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Haiti Report - March 2012

By Eleanor Gorsey, Ph.D.

While Port-au-Prince is recovering and rebuilding under their new president, the remote areas of Haiti still suffer from malnutrition and disease. For this reason, Joe Sapienza, President of Bread of Compassion, led a team of medical and service people to help the people in the remote mountain region of the western peninsula.

A 10-hour bumpy drive over nearly impassable roads led to a small mountain village – Joli Guibert. There a camp with no electricity or running water was set up. Bottled water was trucked in for the team. That night, our nurses were called to a team down the road to start IV hydration for people suffering with diarrhea and vomiting. The first medical clinic was at Tozia, a poor village, where their nurse, the Pastor’s daughter, had died. The little church where we set up the clinic had lost most of its roof and the replacement tarp did not cover all the people when it rained. Medical care, vitamins and supplies were provided to the people there.

The next day, we struggled up the mountain to Macushon (translation "pig mud"). The villagers had spent weeks laying rocks on the road so our team could access their village. Nevertheless, team members had to get off and walk up the hills so the vehicle could make it. The villagers were so happy to see us. A lot of medical care was provided, children were dewormed and given a supply of vitamins and clothing was distributed to the people.

The next day we traveled 3 miles to the coastal village of Pestel. There Doctor Philip had a small hospital with a broken water cistern, so there was no running water for the hospital. It also had to be trucked in. We paid to have the cistern repaired before the major rains and cholera season begins in April.

From there, we rode in a hand-made sail boat sitting atop bags of charcoal to Zitwa, an island village. In this village, we treated cholera and taught the village Pastor how to use simple water filters provided by Convoy of Hope to prevent more outbreaks. This village has no medical help and no school. At least 500 children are outside each day with no one to educate them. We met a young mother who had 3 children with birth defects, possibly preventable by nutrition and health care.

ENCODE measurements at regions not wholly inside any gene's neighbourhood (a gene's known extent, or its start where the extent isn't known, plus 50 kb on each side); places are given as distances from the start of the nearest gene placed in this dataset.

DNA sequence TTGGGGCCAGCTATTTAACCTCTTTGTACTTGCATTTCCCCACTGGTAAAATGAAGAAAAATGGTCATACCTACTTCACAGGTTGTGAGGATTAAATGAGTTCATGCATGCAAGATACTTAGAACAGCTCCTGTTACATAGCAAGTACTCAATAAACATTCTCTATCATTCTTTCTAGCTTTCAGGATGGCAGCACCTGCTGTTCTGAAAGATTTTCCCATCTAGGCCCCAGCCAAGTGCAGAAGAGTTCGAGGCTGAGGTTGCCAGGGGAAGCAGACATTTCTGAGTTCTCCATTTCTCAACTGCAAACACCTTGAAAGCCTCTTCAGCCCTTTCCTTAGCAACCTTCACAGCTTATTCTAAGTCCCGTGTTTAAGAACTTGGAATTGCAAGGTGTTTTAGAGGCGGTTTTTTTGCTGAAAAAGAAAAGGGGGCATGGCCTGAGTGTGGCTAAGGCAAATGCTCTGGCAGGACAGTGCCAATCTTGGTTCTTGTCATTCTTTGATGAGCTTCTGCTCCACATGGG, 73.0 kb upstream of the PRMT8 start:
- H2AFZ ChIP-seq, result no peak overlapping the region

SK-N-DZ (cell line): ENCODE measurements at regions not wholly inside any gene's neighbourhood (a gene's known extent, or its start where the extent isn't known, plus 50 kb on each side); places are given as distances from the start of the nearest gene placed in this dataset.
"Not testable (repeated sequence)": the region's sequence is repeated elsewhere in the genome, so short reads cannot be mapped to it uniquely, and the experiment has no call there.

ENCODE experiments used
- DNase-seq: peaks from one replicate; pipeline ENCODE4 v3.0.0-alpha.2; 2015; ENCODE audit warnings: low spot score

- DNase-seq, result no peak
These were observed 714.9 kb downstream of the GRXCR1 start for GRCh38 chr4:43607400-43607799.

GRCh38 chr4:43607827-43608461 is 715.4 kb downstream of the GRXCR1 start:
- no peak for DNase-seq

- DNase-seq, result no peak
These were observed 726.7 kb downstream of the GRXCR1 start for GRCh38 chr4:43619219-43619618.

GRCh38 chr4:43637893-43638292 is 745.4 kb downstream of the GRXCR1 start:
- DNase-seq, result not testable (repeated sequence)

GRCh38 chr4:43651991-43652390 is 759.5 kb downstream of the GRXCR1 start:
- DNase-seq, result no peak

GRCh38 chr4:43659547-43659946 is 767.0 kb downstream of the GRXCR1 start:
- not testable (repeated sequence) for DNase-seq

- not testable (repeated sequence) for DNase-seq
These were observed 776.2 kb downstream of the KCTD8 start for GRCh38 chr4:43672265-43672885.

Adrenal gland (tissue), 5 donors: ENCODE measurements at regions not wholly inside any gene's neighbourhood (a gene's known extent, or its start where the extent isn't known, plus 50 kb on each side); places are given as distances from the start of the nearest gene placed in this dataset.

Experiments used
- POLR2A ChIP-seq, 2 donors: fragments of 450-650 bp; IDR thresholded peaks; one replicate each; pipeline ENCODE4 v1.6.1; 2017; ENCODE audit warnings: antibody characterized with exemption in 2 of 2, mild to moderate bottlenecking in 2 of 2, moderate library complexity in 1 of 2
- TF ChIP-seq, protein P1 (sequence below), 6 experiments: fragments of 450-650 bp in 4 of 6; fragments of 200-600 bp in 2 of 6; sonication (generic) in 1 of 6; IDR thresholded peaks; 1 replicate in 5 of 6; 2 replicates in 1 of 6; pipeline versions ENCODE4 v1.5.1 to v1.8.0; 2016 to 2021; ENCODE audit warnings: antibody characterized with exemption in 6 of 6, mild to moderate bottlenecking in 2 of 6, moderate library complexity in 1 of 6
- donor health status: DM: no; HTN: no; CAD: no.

Deriveau, a larger village, was our final clinic. There the medical people encountered tuberculosis, aids, high blood pressure, infections and many other issues. Several people were sent to the hospital, many hours away for treatment.

Several serious cases on the trip included a woman with a blood pressure reading of 240/120 sent to the hospital, a 24 year-old man in severe pain from tuberculosis — also sent to the hospital (with with the broken cistern), 3 hours away. A baby was taken back to the orphanage in Port-au-Prince for care. People with aids were taught about their disease and sent to the hospital for medications.

 The final day, outside Port-au-Prince, we had a delightful surprise—we found 40 clean healthy children at an orphanage we visited last year. In 2010, these children had red hair, a sign of malnutrition. Last year, when we visited them with a pediatrician, many were sick. This year, they were clean, healthy and happy. The young Pastor and his wife, who took them into his run-down house after the earthquake said, "God has blessed me because I helped the children."

The medical team was led by Nancy Aguilar had a doctor, 3 nurses from MGH, and several nurses from Metrowest, Miami and Haiti. Those who would like to serve, donate or help in any way may do so by contacting Bread of Compassion.



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